Summit County behavioral health
ADM Board extending funding support to provider network
The County of Summit Alcohol, Drug Addiction and Mental Health Services (ADM) Board is working in tandem with its provider agencies to ensure continuity of care for our local mental health and addiction system during the COVID-19 crisis. Essential services, including 24-hour crisis services/detox at the ADM Crisis Center and Psychiatric Emergency Services, are open and operating to serve those with a mental health or addiction crisis; residential treatment programs across the community are open and accepting new patients. Outpatient counseling is transitioning to telehealth, and practitioners are working diligently to communicate and connect with their patients on a regular basis so they are aware of any changes. Medication services, such as MAT (Medication-Assisted Treatment) and other pharmacy programs treating those with mental illness will continue; prescribers will be reaching out to patients to advise of any changes and/or special instructions.
Additionally, this week the ADM Board is pushing out contract funds totaling $9.8 million to stabilize provider cash flow and allow them to maintain essential services to individuals over the coming weeks. “Like many business sectors, behavioral healthcare providers are feeling the impact of COVID-19. Staffing issues, payment delays, supply shortages and changes to programs are likely to have an impact on the bottom line. However, thousands of residents in Summit County depend on our agencies for vital services. This funding will enable our agencies to better weather this storm,” explained Jerry Craig, Executive Director of the ADM Board. These funds will temporarily replace typical fee-for-service contracts that the Board holds with over 25 agencies in the community. “We are asking a lot of our frontline behavioral health workers right now, we want to support their efforts as much as possible while they serve some of the most vulnerable populations in our community,” added Craig.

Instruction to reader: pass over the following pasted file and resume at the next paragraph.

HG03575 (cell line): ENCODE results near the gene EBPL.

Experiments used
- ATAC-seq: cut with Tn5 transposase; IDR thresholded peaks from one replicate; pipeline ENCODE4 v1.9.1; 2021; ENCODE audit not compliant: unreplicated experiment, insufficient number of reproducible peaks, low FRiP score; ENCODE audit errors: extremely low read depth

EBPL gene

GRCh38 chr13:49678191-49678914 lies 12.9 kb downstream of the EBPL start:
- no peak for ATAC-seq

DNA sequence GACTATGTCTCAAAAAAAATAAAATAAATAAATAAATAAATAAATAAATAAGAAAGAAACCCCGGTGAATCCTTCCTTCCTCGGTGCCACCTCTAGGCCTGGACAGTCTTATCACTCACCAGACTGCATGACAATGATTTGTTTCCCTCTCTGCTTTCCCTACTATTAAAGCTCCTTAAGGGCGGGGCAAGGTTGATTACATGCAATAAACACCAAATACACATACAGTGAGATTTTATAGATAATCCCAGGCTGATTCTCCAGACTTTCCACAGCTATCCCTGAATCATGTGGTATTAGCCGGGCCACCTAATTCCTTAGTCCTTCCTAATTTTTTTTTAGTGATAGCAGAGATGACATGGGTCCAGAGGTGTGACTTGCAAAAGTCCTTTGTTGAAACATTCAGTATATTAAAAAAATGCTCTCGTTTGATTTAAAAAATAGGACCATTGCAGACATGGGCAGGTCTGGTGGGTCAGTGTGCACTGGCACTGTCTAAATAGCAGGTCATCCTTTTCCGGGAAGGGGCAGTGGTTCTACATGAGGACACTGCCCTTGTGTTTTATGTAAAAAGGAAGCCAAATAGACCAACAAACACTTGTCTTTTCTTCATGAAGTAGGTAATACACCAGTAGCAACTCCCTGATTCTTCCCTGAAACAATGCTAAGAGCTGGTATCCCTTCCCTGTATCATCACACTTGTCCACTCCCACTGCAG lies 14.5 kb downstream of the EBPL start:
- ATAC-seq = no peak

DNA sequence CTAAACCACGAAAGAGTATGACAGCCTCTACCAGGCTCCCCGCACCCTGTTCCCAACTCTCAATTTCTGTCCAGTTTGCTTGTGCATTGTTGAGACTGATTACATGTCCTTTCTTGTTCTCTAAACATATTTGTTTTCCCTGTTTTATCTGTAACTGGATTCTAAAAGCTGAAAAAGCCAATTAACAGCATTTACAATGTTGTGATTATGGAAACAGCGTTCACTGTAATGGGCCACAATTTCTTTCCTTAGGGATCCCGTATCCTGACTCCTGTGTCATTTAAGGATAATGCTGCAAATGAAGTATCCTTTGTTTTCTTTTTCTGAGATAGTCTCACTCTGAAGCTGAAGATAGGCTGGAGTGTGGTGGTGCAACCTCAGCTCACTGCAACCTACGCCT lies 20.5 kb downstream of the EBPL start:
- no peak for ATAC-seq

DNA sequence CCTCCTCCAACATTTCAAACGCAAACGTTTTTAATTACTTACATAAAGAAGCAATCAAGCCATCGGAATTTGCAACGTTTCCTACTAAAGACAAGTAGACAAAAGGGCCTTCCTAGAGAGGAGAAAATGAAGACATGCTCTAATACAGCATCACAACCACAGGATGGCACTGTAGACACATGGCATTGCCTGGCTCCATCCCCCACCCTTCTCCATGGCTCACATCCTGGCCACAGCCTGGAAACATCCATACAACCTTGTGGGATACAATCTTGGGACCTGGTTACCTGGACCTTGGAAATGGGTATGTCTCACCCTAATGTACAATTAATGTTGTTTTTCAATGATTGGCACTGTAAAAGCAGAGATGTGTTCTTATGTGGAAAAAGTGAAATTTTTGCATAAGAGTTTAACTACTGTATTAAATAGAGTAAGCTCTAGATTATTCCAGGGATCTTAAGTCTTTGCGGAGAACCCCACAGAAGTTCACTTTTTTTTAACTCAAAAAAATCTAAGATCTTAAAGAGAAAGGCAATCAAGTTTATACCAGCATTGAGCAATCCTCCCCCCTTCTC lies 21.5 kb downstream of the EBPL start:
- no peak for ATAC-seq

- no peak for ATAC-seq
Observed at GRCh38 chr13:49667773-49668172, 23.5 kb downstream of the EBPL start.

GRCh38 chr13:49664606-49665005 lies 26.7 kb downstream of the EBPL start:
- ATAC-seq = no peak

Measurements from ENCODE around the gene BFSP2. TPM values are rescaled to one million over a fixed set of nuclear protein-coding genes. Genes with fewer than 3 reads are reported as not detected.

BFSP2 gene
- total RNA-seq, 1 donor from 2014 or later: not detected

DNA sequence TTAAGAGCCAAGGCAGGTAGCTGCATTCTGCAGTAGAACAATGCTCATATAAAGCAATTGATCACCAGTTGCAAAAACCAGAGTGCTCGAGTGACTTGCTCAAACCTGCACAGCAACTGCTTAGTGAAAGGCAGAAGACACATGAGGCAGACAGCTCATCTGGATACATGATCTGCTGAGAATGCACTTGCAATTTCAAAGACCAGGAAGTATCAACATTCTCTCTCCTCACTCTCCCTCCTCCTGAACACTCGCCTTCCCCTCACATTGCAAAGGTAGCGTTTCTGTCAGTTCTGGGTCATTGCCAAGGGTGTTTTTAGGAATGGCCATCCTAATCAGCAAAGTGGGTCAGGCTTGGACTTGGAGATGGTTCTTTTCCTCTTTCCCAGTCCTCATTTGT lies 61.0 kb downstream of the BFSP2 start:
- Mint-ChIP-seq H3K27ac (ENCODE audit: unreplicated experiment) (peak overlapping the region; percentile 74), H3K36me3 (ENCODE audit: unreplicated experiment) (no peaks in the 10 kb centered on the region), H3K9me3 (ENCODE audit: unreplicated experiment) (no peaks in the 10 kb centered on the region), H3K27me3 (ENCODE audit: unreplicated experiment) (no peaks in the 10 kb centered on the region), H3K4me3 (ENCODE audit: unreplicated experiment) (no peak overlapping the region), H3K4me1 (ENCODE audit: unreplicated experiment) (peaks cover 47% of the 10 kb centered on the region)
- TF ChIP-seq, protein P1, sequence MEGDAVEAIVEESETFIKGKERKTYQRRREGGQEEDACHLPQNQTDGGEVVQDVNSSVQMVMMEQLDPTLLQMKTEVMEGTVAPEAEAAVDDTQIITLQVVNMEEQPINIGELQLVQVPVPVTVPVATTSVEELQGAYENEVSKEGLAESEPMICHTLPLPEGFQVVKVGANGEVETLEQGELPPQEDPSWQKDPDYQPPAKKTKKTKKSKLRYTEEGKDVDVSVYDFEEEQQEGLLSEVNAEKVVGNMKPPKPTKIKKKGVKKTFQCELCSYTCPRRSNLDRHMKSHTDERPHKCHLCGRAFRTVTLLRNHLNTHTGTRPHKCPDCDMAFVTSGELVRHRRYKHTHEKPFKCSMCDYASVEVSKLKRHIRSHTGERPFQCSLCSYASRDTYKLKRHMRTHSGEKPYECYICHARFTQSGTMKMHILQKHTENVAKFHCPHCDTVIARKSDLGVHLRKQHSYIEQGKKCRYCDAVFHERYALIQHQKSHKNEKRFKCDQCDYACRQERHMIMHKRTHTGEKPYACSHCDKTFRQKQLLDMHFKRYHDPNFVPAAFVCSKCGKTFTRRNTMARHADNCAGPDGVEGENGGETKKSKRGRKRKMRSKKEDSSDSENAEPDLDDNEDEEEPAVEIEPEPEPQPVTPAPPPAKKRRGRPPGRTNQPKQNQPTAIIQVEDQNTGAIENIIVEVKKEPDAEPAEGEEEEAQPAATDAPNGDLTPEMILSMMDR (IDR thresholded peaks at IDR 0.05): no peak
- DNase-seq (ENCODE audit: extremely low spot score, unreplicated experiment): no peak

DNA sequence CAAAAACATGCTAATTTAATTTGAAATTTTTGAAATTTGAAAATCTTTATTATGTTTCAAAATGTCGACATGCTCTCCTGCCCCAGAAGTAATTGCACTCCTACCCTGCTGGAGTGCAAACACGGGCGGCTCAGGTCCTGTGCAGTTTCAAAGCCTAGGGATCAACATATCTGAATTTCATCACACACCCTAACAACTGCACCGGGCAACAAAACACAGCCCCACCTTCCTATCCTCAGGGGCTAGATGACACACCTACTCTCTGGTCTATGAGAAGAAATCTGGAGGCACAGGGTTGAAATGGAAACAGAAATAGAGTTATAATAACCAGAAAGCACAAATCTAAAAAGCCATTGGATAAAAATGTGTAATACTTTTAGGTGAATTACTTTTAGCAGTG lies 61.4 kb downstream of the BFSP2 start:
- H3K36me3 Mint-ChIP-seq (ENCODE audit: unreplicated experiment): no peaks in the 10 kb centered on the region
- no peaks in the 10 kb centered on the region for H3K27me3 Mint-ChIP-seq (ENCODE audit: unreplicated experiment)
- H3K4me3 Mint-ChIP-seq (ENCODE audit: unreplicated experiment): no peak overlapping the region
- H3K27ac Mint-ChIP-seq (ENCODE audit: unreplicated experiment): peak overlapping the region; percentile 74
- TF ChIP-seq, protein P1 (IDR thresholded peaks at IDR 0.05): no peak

In addition, the ADM Board and provider network are working to ensure all areas of our system are able to make adjustments and continue their work. ADM Board is providing technical support and funding for telemedicine. Prevention providers, who would normally be working in the schools, are developing outlets for engaging youth and other at-risk groups. “We are in uncharted territory in so many ways. The services we provide in the coming days and weeks may look different, but we are committed to keeping the lines of communication open with the people we serve to prevent the social isolation that is so common for people who are suffering from mental health or addiction issues,” commented Craig.